De novo would catch those kinds of things, if your sample was mostly clonal or homozygous for that large change. Compare your de novo to your reference, and you'd see the discrepancy fine.
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Old 05-21-2010, 01:03 PM   #4
NGSfan
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krobison:

wow! thanks a lot for sharing this paper with me - this is definitely hot off the press and on topic!

swbarnes2:

>I think there's two subquestions there; will an ailgner align reads that are >more disparate than a single base change, and what will a variant parser >make of them?

Yes this is true - there are two parts to detection - alignment and variant parser. I would think that new aligners such as BWA/BFAST/Novoalign can handle mismatches and indels >3bp . Bowtie maxes out at 3bp.

>DNPs will probably be fine, even TNPs if your aligner handles 3 mismatches in >a read. And I don't see why a variant parser would have a hard time with that.

The variant parser is really where I am concerned - because the pileup output from samtools, looks like neighboring SNVs will get treated separately than as being together. The point is that if your short reads capture two SNV in one read-span length, then you can assign these two mutations as going together into a allele. In heterzygous situations, treating them separately could mean that one allele has mutation 1 and the other allele has mutation 2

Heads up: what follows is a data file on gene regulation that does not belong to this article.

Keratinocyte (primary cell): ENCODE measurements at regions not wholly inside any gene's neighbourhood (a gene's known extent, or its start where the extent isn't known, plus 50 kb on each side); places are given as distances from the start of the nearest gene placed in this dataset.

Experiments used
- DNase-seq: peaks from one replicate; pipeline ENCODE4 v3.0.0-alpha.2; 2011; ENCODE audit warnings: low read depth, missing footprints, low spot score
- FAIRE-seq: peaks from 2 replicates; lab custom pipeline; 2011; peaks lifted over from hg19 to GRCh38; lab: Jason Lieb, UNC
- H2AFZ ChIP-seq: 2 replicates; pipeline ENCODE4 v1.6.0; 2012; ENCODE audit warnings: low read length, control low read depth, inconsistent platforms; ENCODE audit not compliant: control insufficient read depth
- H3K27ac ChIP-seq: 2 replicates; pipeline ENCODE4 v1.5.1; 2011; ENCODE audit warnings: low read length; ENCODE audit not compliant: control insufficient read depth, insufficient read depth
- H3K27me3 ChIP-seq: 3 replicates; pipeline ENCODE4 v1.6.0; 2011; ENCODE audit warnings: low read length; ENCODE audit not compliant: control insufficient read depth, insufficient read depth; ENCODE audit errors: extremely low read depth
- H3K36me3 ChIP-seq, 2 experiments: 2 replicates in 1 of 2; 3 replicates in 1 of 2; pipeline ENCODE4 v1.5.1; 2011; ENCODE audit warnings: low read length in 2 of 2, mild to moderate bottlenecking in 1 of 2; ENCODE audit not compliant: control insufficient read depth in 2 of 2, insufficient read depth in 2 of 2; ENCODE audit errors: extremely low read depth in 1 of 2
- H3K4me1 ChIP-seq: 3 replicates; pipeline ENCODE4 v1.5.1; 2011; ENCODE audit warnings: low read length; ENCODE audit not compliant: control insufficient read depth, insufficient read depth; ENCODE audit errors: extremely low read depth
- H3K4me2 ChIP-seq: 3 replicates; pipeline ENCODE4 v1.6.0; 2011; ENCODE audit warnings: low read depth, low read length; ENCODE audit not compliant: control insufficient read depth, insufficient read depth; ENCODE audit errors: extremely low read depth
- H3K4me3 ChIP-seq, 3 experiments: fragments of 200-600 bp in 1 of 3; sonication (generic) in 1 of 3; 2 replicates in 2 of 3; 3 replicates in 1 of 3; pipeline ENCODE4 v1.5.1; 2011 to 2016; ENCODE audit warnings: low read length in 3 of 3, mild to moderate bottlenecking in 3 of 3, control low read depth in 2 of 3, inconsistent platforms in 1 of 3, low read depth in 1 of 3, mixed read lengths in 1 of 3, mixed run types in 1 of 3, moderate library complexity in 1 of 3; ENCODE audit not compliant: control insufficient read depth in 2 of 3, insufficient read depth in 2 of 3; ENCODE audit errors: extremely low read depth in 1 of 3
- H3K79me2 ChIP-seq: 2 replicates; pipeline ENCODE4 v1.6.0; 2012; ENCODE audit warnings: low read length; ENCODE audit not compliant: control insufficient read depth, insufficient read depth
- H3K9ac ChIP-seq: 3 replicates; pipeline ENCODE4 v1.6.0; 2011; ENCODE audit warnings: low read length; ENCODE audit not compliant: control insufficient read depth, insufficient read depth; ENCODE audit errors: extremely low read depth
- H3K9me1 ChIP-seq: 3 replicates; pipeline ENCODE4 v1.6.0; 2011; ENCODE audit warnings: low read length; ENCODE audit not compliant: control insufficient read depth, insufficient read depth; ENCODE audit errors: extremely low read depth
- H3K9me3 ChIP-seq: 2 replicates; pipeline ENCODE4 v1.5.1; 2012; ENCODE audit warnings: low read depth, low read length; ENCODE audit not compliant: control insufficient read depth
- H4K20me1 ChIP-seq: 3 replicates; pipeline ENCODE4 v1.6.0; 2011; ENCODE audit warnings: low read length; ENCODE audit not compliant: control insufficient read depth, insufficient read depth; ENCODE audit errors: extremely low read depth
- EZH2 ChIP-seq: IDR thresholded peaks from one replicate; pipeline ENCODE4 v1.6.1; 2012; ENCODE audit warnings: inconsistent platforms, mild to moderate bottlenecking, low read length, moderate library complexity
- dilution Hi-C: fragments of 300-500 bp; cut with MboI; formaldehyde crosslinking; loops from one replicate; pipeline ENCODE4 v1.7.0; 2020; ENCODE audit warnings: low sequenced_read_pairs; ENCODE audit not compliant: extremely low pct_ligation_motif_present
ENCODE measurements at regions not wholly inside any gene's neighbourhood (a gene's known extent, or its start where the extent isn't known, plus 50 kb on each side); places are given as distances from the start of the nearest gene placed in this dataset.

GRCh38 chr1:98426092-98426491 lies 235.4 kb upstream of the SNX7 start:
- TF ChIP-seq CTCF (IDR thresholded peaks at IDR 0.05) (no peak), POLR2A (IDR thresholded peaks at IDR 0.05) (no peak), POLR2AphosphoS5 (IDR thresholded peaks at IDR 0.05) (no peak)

Please correct me if my genetic vocabulary use is wrong.

Thanks for joining the discussion and sharing your input. It's great to bounce off ideas and hear back from others

Last edited by NGSfan; 05-25-2010 at 12:12 AM.
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Old 05-24-2010, 05:43 PM   #5
Michael.James.Clark
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Quote:
Originally Posted by NGSfan View Post
What if, for example, you have a two neighboring SNV mutations detected inside your reads?

...

Or what about a deletion of sequence and the insertion of new sequence?

...

It seems to me that most of the tools out there are can handle identifying the simple SNV/indel scenarios but do not take into account such cases. Does samtools pileup capture these kinds of mutations?